These are the questions I wish Andrew Neil had asked those on the panel most likely to have a crucial energy and climate role in the next government:
To Matt Hancock:
1. You won't support a 2030 power decarbonisation target - where do you think lower cost emissions cuts will come from>
2. If you want decarbonisation at lowest cost, why are you ruling out more onshore wind farms?
3. If 'onshore windfarms often fail to win public support' as your manifesto claims why do polls show circa 70 per cent support?
4. If onshore wind farms are unable by themselves to provide the 'firm capacity' the grid needs, why are you supporting offshore wind farms?
5. If you think Labour's decarbonisation target will add £96 to bills, how much will your emissions reduction plan add to bills?
6. Would you dilute action on climate change to secure UKIP support for a minority Conservative government?
To Caroline Flint:
7. Is runway expansion compatible with UK climate goals?
8. Do you accept Tory warnings a decarbonisation target will push up energy bills?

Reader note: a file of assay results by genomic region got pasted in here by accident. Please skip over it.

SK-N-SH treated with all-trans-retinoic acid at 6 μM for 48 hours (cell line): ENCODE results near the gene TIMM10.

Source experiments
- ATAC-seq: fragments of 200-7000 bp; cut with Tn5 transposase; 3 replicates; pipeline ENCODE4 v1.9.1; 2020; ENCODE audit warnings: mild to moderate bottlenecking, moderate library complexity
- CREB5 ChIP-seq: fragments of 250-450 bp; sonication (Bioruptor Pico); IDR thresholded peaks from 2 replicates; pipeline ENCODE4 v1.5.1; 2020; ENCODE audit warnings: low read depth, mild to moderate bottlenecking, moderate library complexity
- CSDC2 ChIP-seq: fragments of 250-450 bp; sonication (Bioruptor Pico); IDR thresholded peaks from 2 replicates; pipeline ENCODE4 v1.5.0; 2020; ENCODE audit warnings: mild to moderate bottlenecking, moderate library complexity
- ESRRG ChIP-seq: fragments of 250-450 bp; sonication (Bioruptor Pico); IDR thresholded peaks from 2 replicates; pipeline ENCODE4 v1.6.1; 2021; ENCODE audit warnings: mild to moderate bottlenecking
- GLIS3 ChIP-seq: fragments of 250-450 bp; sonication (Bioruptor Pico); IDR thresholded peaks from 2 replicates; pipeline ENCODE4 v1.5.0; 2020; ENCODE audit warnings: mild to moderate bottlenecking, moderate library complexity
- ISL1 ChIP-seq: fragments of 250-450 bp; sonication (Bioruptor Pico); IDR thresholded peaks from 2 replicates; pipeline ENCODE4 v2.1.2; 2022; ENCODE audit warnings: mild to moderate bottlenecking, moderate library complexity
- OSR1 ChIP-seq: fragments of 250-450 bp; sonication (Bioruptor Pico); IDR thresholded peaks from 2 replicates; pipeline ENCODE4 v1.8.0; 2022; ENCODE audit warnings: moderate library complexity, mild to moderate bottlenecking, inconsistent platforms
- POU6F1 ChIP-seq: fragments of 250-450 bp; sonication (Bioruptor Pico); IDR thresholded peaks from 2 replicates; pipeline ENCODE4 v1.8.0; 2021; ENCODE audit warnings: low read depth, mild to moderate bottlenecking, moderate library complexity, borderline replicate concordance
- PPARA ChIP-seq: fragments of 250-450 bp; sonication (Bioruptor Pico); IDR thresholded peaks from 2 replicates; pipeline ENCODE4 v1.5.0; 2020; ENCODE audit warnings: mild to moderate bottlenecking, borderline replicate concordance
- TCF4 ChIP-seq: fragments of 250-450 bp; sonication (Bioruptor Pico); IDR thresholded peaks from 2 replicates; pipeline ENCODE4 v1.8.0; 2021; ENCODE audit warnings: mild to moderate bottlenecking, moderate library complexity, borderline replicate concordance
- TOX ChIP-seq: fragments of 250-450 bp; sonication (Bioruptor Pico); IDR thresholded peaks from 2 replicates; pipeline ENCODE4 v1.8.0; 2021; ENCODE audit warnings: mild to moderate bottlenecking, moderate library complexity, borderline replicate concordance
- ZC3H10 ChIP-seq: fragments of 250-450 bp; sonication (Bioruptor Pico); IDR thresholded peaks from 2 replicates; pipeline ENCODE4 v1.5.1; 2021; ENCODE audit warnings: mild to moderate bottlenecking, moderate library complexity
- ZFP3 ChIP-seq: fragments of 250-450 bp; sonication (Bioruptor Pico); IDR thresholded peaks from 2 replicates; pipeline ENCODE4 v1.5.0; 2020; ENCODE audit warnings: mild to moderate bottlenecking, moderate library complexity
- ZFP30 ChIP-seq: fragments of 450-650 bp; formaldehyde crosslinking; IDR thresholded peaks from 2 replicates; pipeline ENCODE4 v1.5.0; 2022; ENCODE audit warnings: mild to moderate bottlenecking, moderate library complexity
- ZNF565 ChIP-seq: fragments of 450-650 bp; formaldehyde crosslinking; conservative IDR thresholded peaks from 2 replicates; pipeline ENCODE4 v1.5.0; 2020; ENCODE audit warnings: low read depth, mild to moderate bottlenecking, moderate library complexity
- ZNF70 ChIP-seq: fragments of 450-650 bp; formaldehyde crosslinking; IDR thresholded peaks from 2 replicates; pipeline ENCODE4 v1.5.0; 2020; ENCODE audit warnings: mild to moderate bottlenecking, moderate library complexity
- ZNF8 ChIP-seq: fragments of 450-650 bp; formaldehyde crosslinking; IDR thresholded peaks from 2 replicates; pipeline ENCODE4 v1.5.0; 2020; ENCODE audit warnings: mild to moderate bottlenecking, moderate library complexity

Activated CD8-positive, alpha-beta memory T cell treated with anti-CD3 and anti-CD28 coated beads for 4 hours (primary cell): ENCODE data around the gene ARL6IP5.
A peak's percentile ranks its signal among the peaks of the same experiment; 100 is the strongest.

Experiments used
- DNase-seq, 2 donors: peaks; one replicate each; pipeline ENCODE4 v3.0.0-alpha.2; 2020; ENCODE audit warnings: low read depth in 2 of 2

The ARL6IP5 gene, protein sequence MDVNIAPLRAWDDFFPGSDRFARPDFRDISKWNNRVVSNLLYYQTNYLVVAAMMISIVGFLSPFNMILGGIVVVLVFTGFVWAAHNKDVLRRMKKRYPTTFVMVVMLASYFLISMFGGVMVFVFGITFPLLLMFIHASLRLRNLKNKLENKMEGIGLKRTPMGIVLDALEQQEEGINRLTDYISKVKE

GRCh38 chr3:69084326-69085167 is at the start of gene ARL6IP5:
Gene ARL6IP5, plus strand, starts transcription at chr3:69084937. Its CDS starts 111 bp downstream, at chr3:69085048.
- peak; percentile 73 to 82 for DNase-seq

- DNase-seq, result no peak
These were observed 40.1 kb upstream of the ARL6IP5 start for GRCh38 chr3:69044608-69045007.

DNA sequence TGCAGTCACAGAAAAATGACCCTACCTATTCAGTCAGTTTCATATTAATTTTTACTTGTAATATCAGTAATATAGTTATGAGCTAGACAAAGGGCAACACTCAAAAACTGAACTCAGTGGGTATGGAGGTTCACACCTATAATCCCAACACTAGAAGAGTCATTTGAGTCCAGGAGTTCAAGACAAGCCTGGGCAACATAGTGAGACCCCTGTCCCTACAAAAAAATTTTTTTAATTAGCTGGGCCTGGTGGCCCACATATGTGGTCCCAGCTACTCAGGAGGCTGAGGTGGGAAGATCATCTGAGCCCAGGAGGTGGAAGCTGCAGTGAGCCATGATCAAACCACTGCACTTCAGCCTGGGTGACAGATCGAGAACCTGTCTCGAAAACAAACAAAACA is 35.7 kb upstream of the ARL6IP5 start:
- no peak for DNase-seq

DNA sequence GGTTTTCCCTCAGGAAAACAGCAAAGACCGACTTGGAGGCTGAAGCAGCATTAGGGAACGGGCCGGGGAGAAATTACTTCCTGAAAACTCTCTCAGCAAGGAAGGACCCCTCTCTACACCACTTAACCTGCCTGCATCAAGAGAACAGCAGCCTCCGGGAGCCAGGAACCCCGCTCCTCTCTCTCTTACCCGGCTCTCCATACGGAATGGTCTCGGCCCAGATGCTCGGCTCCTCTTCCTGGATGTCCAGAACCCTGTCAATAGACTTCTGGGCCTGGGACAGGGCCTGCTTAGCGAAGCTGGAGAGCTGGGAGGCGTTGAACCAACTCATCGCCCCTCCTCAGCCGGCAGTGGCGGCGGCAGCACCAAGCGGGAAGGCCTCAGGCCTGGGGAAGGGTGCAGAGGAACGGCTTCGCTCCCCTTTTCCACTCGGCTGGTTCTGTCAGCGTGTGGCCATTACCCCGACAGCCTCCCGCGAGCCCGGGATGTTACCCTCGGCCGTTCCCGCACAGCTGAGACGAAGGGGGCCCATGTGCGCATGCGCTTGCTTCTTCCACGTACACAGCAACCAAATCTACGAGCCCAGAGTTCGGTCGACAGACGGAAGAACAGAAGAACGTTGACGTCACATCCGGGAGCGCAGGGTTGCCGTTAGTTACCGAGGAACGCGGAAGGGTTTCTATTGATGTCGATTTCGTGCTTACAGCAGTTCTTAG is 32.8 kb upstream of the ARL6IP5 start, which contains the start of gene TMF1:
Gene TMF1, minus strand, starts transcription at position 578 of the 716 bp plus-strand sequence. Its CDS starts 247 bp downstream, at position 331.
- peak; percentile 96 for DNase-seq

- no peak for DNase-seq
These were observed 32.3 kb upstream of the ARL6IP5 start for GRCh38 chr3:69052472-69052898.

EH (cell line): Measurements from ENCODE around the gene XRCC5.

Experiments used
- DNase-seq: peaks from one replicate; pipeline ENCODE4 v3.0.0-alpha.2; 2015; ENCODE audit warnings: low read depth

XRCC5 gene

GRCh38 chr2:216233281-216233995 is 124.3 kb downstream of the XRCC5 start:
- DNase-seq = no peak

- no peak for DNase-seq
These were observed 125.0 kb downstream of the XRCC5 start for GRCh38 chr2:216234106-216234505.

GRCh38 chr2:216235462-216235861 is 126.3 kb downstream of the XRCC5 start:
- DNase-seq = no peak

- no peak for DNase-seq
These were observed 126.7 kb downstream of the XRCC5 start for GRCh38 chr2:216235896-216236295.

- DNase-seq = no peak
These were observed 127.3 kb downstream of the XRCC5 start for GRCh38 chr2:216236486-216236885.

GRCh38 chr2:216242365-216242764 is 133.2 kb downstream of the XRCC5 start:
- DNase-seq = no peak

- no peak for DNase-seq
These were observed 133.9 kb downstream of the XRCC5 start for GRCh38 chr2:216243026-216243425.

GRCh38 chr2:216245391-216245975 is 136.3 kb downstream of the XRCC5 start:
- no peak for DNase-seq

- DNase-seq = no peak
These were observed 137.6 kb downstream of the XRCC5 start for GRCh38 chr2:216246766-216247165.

9. Would you sign up to more ambitious UK carbon targets to secure SNP support for a minority Labour government?
To Ed Davey:
10. Is a strong 5th carbon budget and decarbonisation target a non-negotiable in any future coalition involving the Lib Dems?
11. Is continued support for onshore wind a non-negotiable in any future coalition involving the Lib Dems?
To Hancock, Flint and Davey:
12. What is your stance on the carbon bubble hypothesis? Do you agree we have to keep it in the ground?
13. What is your stance on Arctic drilling?
14. What will happen to the Levy Control Framework and CfD clean energy support system post 2020?
15. Where do you stand on the fifth carbon budget?
16. How will promised spending cuts impact DECC and Defra?
I'd argue the three main parties should be able and willing to answer all of these questions before, rather than after, the election. Judging by the confusing mess that was the debate on energy and climate policy I remain doubtful these straightforward questions will be answered any time soon.